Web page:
FRIENDS- having someone safe to be able to cry and be scared or angry when you need. The worst part is the feeling of isolation, when no other moms around you confess to feeling the same way about their kids and parenting them. It boggled my mind how much I would get the "I don't feel that way at all..." or confused looks as if they had no clue what I was talking about because they had no trouble at all... like I must just be a really critical worrywart mom or I just looked on the negative side and their kids were just fabo! Truth is, I wasn't looking for the negative, but I was committed to seeing my child realistically without idealizing them or being cheerfully blind to their shortcomings or excusing bad behavior, and believed my primary job to be in shaping his character and building his faith-- so when I saw great failings in those areas, it hurt, it stung, it scared the daylights out of me. It was no longer "oh dang, they spilled something, I need sleep"...it was "How will this affect their future? How has this hurt others? How will this affect his brother? What does that say about what's in his heart and mind? Will he mature from this and truly change and see it differently than he does now? Am I being effective or getting through?"

The effort with little ones is mostly physical: sleeping, carrying, chasing, picking up after, cleaning, repeat. The effort with the big ones is completely different- it's psychological, emotional, spiritual...I found it to be deeper and more profoundly challenging than any amount of diapers ever was.

I have been there and you can email/call/message me any time you want. It's a hard thing to go through.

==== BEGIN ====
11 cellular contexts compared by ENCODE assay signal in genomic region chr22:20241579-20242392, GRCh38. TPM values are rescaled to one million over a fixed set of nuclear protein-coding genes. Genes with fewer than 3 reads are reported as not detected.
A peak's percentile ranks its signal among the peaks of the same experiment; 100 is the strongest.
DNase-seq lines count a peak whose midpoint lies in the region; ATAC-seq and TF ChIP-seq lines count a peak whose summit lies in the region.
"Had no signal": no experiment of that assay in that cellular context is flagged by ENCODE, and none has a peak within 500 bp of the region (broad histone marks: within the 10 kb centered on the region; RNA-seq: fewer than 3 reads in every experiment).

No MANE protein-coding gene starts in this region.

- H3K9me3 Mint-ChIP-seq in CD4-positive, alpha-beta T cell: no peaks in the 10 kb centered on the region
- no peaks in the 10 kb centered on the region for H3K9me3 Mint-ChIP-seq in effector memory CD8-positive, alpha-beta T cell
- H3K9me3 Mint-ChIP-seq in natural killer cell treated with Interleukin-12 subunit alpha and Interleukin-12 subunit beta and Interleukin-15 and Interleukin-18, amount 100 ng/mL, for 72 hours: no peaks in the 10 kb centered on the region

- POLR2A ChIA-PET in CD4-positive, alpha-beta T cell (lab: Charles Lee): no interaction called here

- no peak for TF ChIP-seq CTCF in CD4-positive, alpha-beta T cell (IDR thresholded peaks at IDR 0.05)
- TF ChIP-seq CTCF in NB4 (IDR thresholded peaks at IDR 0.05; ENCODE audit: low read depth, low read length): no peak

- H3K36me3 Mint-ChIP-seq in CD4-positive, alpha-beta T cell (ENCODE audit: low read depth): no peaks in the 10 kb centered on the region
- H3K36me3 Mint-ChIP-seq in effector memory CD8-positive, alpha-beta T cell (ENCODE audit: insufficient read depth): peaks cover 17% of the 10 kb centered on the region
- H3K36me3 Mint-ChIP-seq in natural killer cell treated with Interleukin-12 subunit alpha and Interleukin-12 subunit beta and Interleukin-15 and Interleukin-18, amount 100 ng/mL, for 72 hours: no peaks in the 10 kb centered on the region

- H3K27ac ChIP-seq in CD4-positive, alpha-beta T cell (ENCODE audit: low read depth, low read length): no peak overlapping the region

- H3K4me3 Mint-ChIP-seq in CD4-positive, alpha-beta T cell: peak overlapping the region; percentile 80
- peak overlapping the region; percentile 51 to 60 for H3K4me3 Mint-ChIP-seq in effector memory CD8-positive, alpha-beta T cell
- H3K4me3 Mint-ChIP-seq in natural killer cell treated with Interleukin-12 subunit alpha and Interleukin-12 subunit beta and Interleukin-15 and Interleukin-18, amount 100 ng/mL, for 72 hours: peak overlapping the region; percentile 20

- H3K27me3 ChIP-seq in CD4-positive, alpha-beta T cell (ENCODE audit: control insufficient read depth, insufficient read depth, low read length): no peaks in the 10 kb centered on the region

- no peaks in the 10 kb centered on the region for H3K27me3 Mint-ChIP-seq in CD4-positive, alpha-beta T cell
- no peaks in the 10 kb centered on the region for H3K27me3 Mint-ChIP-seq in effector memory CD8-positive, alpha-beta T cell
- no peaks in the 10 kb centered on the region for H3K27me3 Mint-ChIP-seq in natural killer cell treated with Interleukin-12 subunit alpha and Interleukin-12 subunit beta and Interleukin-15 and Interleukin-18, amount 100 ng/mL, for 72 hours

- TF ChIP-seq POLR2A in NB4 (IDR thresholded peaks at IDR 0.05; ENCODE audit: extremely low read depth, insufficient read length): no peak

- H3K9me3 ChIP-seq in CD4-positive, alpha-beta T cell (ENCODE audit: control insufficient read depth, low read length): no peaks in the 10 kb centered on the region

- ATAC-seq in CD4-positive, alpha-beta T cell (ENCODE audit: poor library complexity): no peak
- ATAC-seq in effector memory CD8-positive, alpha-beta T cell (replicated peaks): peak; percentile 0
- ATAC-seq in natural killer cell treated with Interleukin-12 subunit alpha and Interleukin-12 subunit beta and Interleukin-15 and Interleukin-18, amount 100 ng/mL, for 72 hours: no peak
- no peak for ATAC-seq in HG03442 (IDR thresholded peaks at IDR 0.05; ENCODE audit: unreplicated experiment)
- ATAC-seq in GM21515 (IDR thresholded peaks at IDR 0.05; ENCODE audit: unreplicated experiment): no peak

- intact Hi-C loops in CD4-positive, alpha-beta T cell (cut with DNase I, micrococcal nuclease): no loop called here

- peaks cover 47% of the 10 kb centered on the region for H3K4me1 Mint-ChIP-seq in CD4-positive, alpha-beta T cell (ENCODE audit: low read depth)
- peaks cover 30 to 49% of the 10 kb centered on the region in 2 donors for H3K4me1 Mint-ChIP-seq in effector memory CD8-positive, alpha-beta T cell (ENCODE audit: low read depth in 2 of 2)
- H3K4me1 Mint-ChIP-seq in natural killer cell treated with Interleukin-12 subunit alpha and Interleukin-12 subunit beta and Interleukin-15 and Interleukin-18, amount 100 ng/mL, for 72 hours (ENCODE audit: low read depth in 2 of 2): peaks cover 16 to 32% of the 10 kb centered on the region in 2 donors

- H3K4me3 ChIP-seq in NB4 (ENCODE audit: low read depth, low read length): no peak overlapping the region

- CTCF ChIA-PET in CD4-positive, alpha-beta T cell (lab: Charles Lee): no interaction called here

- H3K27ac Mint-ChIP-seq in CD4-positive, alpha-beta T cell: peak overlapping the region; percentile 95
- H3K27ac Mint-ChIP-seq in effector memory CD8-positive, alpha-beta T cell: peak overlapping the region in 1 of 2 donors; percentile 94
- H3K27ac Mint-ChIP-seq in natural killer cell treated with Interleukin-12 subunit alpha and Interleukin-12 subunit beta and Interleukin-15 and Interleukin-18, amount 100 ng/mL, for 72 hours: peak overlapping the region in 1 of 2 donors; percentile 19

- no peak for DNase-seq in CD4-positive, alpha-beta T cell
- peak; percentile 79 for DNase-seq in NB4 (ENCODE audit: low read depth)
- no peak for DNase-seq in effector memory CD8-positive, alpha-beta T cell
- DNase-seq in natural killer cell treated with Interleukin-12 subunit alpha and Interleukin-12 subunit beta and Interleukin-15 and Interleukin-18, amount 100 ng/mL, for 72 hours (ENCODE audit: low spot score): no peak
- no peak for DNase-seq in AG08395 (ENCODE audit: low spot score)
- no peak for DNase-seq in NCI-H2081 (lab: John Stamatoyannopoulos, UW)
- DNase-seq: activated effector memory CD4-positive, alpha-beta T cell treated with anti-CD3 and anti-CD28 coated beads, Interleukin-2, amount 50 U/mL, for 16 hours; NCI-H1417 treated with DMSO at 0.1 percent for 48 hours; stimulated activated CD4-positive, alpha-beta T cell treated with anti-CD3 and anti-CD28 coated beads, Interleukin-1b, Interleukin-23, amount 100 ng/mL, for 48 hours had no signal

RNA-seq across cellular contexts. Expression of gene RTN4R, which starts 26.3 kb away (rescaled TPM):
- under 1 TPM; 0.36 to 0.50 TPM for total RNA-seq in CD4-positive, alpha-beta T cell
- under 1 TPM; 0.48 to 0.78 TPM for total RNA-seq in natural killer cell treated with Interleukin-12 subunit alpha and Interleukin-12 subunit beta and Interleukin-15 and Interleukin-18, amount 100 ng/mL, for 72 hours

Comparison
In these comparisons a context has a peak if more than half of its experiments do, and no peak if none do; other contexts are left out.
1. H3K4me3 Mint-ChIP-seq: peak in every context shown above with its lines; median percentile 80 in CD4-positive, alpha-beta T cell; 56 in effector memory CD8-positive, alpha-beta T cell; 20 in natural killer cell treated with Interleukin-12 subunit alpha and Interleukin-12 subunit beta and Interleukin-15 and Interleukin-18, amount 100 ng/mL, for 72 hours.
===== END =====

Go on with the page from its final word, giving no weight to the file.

Heidi, Mark and Jake said...

Jen- I absolutely remember feeling exactly as you state- and I only had one of each (toddler and teen).

I don't have any advice, because there is no "cure" or "fix" for what you're going through. It forced me to prayer and trusting God with my kids in a way I hadn't really been forced to do before. I had to keep reminding myself they were HIS kids, not MINE. I held onto "Train up a child...and when he is old (notice it doesn't say "when he is a teen") he will not depart from it." I still think of Jesus saying "bring the boy to me" when everyone else had despaired of being able to heal the little boy. I STILL have to do that with J and he's 21 now. Those were the things I tried to derive hope from-- and honestly doubted at times-- when I was in the place you're in. I doubted big time and I was scared.

FRIENDS- having someone safe to be able to cry and be scared or angry when you need. The worst part is the feeling of isolation, when no other moms around you confess to feeling the same way about their kids and parenting them. It boggled my mind how much I would get the "I don't feel that way at all..." or confused looks as if they had no clue what I was talking about because they had no trouble at all... like I must just be a really critical worrywart mom or I just looked on the negative side and their kids were just fabo! Truth is, I wasn't looking for the negative, but I was committed to seeing my child realistically without idealizing them or being cheerfully blind to their shortcomings or excusing bad behavior, and believed my primary job to be in shaping his character and building his faith-- so when I saw great failings in those areas, it hurt, it stung, it scared the daylights out of me. It was no longer "oh dang, they spilled something, I need sleep"...it was "How will this affect their future? How has this hurt others? How will this affect his brother? What does that say about what's in his heart and mind? Will he mature from this and truly change and see it differently than he does now? Am I being effective or getting through?"

The effort with little ones is mostly physical: sleeping, carrying, chasing, picking up after, cleaning, repeat. The effort with the big ones is completely different- it's psychological, emotional, spiritual...I found it to be deeper and more profoundly challenging than any amount of diapers ever was.

I have been there and you can email/call/message me any time you want. It's a hard thing to go through.

MariaG said...

Jen ... someone mentioned this site on their blog and when looking at the pictures, guess whose family came to mind? YOURS, of course ... LOL. I think you'll get a laugh and no doubt have pics to post if you so desire!
MariaG (TDKOL)
http://www.sh*tmykidsruined.com/